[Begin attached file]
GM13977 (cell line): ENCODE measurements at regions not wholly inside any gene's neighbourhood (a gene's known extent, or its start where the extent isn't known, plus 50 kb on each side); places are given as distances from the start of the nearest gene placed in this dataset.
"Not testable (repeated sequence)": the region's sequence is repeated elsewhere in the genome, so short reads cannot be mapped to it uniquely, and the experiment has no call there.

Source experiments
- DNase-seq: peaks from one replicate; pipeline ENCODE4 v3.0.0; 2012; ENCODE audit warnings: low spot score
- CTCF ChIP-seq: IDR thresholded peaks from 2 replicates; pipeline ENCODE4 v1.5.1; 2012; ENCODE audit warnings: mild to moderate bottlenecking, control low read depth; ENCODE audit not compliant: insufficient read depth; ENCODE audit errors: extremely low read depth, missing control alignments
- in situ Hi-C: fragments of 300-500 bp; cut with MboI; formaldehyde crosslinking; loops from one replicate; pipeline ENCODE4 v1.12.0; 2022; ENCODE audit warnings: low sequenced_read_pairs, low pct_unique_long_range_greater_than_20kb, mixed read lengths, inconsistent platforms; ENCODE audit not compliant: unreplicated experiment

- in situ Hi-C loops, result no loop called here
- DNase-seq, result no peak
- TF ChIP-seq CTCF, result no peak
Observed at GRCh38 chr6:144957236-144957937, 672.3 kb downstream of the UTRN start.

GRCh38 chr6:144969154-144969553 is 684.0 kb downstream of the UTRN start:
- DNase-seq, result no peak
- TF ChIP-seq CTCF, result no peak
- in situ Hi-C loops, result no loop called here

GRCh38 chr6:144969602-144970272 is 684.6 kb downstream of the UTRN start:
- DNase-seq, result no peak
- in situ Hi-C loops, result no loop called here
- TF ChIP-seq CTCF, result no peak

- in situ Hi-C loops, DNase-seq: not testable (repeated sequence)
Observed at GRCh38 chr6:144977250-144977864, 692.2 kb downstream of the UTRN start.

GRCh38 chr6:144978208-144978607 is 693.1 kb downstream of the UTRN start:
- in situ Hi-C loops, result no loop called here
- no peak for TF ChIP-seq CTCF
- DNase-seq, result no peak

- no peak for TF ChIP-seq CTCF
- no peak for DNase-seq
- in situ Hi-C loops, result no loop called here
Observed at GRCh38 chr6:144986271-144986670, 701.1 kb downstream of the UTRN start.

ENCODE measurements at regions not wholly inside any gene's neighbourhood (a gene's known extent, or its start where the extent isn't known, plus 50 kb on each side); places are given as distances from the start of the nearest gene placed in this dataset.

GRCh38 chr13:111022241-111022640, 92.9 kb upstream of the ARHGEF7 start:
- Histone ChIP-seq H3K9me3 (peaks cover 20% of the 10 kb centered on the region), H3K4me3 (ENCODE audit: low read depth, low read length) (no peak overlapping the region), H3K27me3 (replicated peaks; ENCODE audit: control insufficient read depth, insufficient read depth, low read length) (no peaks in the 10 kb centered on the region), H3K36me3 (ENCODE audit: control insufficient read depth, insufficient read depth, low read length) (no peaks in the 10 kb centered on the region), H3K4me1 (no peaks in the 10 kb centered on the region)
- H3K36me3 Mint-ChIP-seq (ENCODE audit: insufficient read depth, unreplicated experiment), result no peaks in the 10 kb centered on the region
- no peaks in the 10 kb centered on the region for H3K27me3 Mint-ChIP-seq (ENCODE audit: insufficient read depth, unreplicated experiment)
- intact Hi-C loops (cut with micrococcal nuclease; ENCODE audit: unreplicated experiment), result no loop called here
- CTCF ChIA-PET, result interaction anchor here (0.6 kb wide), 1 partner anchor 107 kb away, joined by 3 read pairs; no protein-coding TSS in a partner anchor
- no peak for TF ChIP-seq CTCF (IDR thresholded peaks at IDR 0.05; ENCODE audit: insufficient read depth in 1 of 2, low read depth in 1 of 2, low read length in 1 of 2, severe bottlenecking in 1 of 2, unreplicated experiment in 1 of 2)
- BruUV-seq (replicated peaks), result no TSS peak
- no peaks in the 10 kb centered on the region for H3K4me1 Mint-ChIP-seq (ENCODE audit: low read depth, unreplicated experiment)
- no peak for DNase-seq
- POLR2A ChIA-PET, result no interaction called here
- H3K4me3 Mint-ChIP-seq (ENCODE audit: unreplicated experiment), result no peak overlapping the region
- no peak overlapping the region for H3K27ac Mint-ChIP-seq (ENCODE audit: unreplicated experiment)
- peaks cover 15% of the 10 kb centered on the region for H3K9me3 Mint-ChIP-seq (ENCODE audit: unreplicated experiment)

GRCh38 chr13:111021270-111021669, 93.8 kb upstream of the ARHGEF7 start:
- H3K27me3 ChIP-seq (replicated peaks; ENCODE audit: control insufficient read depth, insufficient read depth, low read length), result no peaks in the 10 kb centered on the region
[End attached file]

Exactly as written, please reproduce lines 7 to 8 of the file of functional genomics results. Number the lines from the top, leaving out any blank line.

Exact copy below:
- in situ Hi-C loops, result no loop called here
- DNase-seq, result no peak